News organisations across the globe are increasingly using data journalism to find new and compelling ways of telling stories with numbers and infographics, and make people more engaged with information.
“Data journalism is making the journalism field more exciting and vibrant,” Mr Kevin Anderson, Faculty member of EBU’s Eurovision Training Academy, told participants of the AIBD/Eurovision/CCTV Master Class on Data Journalism held Monday in Incheon, South Korea.
He said journalists are always on the lookout for approaches to make dry and uninteresting stories really engaging, and data journalism provides that opportunity.
The world is amassed with data, and governments are increasingly making them available to the public for the purpose of transparency or in pursuit of a political agenda. “Journalists are excited about the increasing access to data for it provides them the opportunity to tell a complex story through engaging infographics,” Anderson said.
For those beginning to do data journalism, they can initially rely on websites of governments, private sector and universities to generate relevant and credible data for a story. But in countries with a long history of using data journalism like the USA, they collect their own data, and depend on multiple sources. “It takes a level of sophistication and confidence to do that,” Anderson pointed out.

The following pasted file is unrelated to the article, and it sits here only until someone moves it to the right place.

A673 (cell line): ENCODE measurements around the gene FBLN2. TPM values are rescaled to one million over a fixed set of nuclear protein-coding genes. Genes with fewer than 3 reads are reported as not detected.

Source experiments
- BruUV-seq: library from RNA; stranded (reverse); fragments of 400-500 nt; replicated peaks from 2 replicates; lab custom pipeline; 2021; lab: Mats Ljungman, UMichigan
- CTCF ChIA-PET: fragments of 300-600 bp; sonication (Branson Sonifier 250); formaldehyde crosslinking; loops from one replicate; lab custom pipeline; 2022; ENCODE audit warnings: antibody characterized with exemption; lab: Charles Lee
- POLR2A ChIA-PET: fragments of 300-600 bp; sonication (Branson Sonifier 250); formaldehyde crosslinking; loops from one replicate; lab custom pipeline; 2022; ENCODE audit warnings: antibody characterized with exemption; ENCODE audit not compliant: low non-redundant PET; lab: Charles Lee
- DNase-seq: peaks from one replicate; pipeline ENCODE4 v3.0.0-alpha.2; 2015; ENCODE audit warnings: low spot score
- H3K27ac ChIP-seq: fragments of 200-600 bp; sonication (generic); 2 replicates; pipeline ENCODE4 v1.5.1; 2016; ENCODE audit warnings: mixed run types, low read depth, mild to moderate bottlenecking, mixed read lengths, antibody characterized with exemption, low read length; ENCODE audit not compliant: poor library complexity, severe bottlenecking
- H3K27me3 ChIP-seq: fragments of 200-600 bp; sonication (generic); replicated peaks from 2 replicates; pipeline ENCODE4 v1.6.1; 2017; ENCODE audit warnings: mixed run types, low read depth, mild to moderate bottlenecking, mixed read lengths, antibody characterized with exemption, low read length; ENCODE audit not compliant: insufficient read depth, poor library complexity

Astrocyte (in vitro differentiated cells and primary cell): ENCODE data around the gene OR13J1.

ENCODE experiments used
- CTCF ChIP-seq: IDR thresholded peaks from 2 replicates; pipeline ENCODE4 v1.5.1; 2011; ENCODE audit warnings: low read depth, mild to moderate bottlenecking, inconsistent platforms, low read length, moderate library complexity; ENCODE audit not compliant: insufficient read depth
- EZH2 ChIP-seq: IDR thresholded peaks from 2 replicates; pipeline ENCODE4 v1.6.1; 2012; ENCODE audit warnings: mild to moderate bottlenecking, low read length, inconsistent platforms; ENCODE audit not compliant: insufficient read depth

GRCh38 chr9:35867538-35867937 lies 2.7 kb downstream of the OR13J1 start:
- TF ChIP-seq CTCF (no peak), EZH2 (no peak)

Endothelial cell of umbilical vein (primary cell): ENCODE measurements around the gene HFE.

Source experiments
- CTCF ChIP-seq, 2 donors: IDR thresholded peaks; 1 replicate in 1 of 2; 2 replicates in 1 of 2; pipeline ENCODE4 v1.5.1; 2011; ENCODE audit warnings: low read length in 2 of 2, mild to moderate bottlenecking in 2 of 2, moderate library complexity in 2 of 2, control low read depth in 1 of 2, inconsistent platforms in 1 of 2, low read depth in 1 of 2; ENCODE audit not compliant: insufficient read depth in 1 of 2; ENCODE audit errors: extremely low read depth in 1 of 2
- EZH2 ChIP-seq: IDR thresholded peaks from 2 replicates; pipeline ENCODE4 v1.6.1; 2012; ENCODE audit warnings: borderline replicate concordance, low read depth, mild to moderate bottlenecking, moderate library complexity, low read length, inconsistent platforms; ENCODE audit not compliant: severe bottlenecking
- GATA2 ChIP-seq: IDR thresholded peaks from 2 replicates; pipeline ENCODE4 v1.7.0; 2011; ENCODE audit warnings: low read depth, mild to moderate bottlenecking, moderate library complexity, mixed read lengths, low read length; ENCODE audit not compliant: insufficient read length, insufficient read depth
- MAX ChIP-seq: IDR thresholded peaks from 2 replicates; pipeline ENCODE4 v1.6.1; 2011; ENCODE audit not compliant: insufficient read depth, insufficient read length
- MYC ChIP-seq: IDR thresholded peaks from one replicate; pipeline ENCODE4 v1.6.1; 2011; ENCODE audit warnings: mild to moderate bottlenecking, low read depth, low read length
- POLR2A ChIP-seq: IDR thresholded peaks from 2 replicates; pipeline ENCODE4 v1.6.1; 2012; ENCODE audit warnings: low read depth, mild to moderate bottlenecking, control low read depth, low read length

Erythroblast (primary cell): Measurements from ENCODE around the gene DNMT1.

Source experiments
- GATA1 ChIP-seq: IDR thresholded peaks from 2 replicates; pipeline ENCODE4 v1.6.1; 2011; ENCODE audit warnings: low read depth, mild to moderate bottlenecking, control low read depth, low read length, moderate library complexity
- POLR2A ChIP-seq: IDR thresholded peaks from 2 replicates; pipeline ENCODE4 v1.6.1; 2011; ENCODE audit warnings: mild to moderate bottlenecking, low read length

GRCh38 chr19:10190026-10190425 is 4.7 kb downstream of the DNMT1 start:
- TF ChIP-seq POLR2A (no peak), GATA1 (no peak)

To pursue data journalism effectively, Anderson recommends a team of various skills to work on available data. The team should include a journalist who has a sense for news and news judgement, a researcher or analyst who can provide background, context and analysis, and a designer from the motion graphics department who can offer visualisation techniques and creativity.
“Rarely can you find one person or one journalist equipped with all those skills to do data journalism. You need the collaboration of talented people with different skills for this purpose,” Anderson said.
If a journalist wishes to go into data journalism, Anderson has a piece of advice - be prepared to deal with math. “You have to be comfortable and confident in dealing with numbers,” he said.
The two-day workshop covered an overview of best practices in data journalism, ways of finding and gathering your own data, scraping data from the web, use of timelines and maps and building a data team and hanging projects.
The master class was one of five presummit events leading to the Asian Media Summit to take place on Tuesday in Incheon, South Korea.
Anderson who served as workshop consultant has more than 15 years of global journalism and media management experience in his work with the BBC, The Guardian and Gannett.